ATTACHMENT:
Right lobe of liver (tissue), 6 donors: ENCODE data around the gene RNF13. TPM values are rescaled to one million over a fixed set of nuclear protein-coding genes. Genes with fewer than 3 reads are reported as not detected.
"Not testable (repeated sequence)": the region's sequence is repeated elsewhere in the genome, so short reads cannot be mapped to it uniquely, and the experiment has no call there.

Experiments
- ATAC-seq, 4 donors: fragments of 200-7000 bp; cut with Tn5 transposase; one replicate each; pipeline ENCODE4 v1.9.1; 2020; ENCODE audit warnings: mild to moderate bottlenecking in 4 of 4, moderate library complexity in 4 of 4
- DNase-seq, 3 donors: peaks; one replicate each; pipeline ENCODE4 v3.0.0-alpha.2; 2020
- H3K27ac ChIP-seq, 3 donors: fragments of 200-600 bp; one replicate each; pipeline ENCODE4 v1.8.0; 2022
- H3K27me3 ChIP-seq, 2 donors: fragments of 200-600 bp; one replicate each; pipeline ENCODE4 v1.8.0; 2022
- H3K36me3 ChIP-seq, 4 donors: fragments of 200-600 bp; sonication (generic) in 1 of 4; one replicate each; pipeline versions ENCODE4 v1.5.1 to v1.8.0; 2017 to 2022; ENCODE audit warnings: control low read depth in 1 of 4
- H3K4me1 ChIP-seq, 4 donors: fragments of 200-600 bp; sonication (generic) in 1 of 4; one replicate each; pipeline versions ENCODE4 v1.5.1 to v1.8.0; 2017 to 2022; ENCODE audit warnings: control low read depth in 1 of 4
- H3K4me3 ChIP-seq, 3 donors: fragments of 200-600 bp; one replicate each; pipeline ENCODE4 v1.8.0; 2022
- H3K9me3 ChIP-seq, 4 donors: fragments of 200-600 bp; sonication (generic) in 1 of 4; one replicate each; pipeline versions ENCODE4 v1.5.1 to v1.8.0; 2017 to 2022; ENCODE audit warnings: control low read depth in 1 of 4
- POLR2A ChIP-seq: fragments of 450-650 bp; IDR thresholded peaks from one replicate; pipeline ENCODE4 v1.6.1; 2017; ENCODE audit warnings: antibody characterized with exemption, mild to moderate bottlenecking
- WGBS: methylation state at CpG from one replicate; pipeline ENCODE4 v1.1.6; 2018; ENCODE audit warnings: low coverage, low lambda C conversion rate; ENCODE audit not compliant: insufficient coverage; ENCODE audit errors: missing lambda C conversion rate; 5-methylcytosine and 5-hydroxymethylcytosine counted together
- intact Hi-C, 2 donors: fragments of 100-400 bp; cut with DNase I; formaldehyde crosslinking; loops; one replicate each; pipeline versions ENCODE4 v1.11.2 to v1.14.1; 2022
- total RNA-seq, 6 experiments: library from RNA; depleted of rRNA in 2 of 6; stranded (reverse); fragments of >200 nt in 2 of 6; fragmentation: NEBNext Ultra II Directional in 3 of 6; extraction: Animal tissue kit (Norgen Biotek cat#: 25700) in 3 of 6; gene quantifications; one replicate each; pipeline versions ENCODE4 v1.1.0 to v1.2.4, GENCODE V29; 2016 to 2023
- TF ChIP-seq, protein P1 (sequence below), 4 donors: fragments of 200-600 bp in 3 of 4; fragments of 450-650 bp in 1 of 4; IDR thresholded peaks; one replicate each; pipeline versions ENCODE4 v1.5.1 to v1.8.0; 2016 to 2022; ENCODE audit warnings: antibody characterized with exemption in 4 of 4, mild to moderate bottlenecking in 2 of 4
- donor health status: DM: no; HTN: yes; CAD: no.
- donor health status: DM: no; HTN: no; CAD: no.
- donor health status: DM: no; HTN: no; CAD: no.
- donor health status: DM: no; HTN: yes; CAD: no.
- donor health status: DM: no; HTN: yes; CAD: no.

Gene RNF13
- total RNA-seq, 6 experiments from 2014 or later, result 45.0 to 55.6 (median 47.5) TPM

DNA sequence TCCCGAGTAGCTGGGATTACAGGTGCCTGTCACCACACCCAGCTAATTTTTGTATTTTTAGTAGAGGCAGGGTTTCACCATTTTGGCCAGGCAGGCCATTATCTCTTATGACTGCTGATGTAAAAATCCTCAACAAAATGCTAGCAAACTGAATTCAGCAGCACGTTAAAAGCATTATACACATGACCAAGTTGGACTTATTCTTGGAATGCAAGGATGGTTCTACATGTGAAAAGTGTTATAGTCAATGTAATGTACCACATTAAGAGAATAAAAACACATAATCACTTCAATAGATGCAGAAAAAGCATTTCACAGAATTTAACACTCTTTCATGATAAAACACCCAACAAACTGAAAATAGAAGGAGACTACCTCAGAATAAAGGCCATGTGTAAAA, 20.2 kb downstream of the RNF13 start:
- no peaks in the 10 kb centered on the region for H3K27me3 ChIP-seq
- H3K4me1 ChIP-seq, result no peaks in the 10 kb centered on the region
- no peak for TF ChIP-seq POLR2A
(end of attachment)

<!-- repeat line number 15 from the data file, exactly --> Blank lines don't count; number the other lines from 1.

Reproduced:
- total RNA-seq, 6 experiments: library from RNA; depleted of rRNA in 2 of 6; stranded (reverse); fragments of >200 nt in 2 of 6; fragmentation: NEBNext Ultra II Directional in 3 of 6; extraction: Animal tissue kit (Norgen Biotek cat#: 25700) in 3 of 6; gene quantifications; one replicate each; pipeline versions ENCODE4 v1.1.0 to v1.2.4, GENCODE V29; 2016 to 2023